Strange Harvest
Architecture / Design / Art
StrangeHarvest is written and collated by Sam Jacob.

Hollow Inside: Starbucks Foam and the Rise of Ambiguous Materials


Ten years ago, if you'd ordered a coffee anywhere in Britain, you would have found yourself looking down at a circle of watery brown liquid with a smattering of bubbles scattered over the surface. It looked as though someone had added a dash of detergent to dish water and then blown into it absent-mindedly through a straw. The advent of coffee chains, domestic and international, has entirely transformed the coffee drinking experience into a saturated, multilayered event. And the spiritual home of this luxurious super-foam is Starbucks, where the voluminous, airy froth tops your coffee plump and proud as a teddyboys quiff.

In fact it's hard to believe this stuff was ever as simple as milk. Only the faintly sour smell reassures you that it probably came out of a cow at some point in its history. Starbucks baristas have nicknamed the process that transforms it "Rock and Roll", derived from the action of knocking the stainless steel jug against the counter to dislodge air bubbles as the hot steam is pumped through the milk. Today the over-engineered machinery of coffee making is a contemporary fetish, the baroque complexities of the stainless-steel pipework and pressure gauges suggesting the mechanical thrust of a classic car plumbed into the artistry of a church organ.

The science of foaming involves, among other things, the speed, temperature and humidity of the steam; the nature of the nozzle; the shape of the jug; the fat content of the milk, and how the steam is introduced to it. Complex fluid dynamics combined with the physical properties of milk result in a precise quality of foam. This foam is milk that has been mechanically worked over, battered into assuming an entirely different quality. Generic natural milk becomes identifiable with a particular place, experience and brand--a product rather than ingredient--and also serves to justify the mark-up.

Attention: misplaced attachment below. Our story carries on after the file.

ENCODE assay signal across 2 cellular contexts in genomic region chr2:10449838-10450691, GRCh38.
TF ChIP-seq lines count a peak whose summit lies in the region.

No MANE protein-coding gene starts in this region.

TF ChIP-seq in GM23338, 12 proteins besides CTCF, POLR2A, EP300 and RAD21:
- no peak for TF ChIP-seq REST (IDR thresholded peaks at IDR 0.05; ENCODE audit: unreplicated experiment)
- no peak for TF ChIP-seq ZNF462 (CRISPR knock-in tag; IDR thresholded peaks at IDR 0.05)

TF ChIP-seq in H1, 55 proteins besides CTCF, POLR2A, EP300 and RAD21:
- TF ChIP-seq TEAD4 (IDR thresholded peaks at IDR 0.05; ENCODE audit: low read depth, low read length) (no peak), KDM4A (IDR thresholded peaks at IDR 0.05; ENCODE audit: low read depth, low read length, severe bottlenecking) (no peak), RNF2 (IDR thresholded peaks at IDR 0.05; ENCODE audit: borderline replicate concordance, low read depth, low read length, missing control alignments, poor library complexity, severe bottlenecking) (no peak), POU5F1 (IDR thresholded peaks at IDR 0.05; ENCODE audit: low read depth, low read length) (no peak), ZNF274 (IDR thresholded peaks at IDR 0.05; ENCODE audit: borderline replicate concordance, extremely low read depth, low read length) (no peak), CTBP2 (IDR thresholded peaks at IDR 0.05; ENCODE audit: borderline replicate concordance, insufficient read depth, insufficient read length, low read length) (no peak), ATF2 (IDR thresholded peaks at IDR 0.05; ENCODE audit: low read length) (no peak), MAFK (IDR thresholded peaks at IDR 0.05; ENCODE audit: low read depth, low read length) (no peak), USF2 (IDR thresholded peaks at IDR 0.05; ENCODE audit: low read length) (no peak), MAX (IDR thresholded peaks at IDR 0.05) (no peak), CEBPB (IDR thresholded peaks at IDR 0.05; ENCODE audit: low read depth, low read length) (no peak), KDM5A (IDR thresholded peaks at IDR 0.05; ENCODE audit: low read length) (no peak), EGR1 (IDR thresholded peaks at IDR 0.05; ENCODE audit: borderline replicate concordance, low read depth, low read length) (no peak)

With a limited product range involved, intense competition magnifies the importance of each element: bean, roast, grind, and blend become significant points of difference between brands. This is the force that has driven steamed milk into such elaborate form. The significance of Starbucks foam is the embedding of brand identity into a natural phenomenon: lactate becomes logo.

Starbucks have dismantled, examined, and then reconstructed the coffee drinking experience. It's been reversed engineered to replicate flavour mug after mug, franchise after franchise, in amounts that could multiply until a river of coffee flowed into a caffeine sea.


Along with the thick, warm, smooth milky coffee that I'm slurping through my oversized beaker, I'm sucking up something else. Amongst all those soothing sensations there is a vaguely unsettling feeling. It's a feeling located intangibly between taste and the texture. I'm tasting things that aren't quite present, as though my Grande Latte is haunted by other materials. The milk is hallucinating un-milky attributes: a springy spawn with an easy, oily slickness, with a sweetness on the verge of vanishing within a numb plasticized volume. How did it get like this? What is it that has made it so ubiquitous, so quickly?


Steaming alters milk on a molecular level, breaking the chemical bonds within it and sweetening the taste by releasing lactose. It also increases the surface area of the liquid, increasing the sensation of taste. Water and milk fat form an emulsion that strengthens the bubbles skin. Foaming is now a staple technique in the avant guard kitchens of molecular gastronomy, a culinary movement that sees cooking recast as thermo-chemistry, where kitchen becomes laboratory and chef turns scientist. Michelin triple star chef Heston Blumenthal uses the effect at his restaurant, The Fat Duck, in Bray, Berkshire, UK, to heighten taste. His green tea sour mousse is sprayed as foam from a canister into a spoon, then dropped into a bowl of liquid nitrogen to instantly freeze the foam into a glob of high tech palate cleanser.

He is not the only chef to come up new ways of presenting flavors and texture. Ferran Adrià--head chef of the El Bulli Restaurant on the Costa Brava in Spain--has pioneered the concept of vegetable foams. Adrià extrudes a mixture consisting of natural flavors mixed with a gelling agent such as agar--derived from the cell walls of some species of red algae or seaweed--through a whipped cream maker equipped with Nitrous Oxide cartridges. Out of this come delicacies such as foamed espresso, foamed mushroom, even foamed beetroot.


Foaming in these haute cuisine scenarios is a way of capturing taste like a purfumier captures scent. Both disciplines trap an essence then suspend it within a delivery mechanism that frames and articulates a precise experience. The chef and perfumier take elements of nature then filter it through culture. They refine primal, animal responses of taste and scent into highly crafted artifices. In these intricately foamed dishes, flavor takes precedence over the substance it is suspended in. Taste becomes divorced from its biological origin and amplified--a process that threatens to wring every drop of pleasure from nature.